As the report went on further to clarify:
- Groupthink occurs when people adapt to the beliefs and views of others without real intellectual conviction. A consensus forms without serious consideration of consequences or alternatives, often under overt or imaginary social pressure. Recent studies indicate that tendencies to groupthink may be both stronger and more common than previously thought.
Indeed, history abounds with regulatory failures, such that countries have adopted formal Regulatory Impact Assessment procedures, which include cost benefit analysis and public consultation procedures. Indeed, the Irish Government decided in June 2005 that Regulatory Impact Analysis should be introduced across all Government Departments and Offices and applied to a range of regulatory measures including:
- Proposals for EU Directives and significant EU Regulations when they are published by the European Commission.
Furthermore, the Irish Regulatory Impact Assessment guidelines from 2005, which were later updated in 2009, clarify:
- The steps of Regulatory Impact Assessment comprise:
1. Statement of policy problem and objective
2. Identification and description of options
3. Impact analysis including costs and benefits of each option
5. Enforcement and compliance for each option
7. Summary of merits / drawbacks of each option and identification of recommended option where appropriate.
- Examine at least three options. Include the ‘no policy change’ option and at least one regulatory alternative
- Cost-benefit analysis: This entails identifying and evaluating expected economic, environmental and social benefits and costs of proposed public initiatives. A measure is considered justified where net benefits can be expected from the intervention.
- Cost Benefit Analysis must be considered where costs of €50 million over ten years are likely.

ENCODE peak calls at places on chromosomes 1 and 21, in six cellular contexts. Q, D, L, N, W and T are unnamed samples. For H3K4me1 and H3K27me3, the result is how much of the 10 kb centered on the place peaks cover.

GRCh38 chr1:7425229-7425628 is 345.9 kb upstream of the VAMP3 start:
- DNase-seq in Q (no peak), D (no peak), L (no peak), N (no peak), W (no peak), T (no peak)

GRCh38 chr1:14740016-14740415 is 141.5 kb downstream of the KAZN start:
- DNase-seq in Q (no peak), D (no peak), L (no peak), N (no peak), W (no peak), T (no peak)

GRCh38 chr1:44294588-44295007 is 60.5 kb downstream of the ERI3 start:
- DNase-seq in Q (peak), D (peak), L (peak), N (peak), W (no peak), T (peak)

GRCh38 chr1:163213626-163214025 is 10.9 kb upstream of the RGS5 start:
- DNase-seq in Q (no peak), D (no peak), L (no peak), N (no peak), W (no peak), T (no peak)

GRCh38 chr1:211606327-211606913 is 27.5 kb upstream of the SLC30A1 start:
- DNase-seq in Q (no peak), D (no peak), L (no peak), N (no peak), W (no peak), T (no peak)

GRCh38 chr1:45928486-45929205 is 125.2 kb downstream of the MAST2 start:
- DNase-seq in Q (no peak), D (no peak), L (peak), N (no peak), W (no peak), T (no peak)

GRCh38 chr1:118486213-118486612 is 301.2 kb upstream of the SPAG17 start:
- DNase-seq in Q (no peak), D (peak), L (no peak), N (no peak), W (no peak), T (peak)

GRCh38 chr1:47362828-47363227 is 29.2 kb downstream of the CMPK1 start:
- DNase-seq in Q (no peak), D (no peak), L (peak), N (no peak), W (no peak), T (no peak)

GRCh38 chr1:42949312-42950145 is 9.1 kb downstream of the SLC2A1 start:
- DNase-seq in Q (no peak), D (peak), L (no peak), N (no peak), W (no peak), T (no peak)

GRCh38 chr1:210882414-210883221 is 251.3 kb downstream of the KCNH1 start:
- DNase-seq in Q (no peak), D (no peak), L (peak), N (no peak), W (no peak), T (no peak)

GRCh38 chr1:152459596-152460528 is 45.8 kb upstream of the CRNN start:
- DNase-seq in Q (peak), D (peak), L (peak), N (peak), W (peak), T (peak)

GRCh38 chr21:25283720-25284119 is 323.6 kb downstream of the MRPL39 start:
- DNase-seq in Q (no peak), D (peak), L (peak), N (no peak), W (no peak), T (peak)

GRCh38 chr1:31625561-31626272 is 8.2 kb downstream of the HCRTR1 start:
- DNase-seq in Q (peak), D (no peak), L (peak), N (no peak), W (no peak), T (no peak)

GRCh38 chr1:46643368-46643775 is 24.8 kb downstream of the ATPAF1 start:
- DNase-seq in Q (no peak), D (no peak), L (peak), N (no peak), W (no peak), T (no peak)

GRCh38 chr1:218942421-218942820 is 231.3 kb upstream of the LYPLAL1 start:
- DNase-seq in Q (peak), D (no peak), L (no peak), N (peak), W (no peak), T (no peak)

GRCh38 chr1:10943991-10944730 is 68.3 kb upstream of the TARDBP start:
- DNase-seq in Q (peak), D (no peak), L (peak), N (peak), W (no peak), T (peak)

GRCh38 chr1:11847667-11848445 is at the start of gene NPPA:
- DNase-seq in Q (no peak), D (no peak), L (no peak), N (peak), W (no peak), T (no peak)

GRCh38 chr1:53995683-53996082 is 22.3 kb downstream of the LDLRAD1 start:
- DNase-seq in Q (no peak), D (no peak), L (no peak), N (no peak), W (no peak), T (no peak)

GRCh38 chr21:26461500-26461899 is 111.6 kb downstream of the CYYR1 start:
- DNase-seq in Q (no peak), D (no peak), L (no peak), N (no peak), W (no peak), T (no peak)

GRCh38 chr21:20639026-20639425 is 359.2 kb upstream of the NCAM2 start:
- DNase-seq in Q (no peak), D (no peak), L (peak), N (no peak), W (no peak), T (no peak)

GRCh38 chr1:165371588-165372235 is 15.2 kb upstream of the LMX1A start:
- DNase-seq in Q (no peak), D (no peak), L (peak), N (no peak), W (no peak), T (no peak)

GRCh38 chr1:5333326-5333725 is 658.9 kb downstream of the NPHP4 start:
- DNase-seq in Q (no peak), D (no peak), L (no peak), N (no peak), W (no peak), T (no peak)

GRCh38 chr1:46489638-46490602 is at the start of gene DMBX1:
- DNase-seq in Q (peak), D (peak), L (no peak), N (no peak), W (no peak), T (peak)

- Where the costs exceed the predicted benefits, the proposal should be refined or in certain circumstances abandoned.
However, the Irish authorities simply never completed a Regulatory Impact Assessment when the proposal for the 20% renewable energy by 2020 Directive was published by the EU Commission; i.e. this procedure was bypassed with the development and introduction of Directive 2009/28/EC.
If we consider the EU itself, it has an even longer tradition of ‘Impact Assessments’, which as its own guidance clarifies:
- Impact assessment is about gathering and analysing evidence to support policy making. In this process, it verifies the existence of a problem, identifies its underlying causes, assesses whether EU action is needed, and analyses the advantages and disadvantages of available solutions.
One also has to seriously question SEC(2006) 1719, the sixty two page document, which was the official Impact Assessment for this massive roll out of the 20% renewable energy programme. First off, how on earth can one properly assess the impact of such an enormous programme on the EU as a whole, in just sixty two pages, a programme which for the island of Ireland alone is to result in the plastering of the countryside with over three thousand wind turbines and over a thousand kilometres of new high voltage lines? In reality, this can be partly explained by the fact that the 20% target was just ‘pulled out of a hat’ by the politicians, without working out first in advance, as to what was actually achievable, not to mention its costs, benefits and impacts: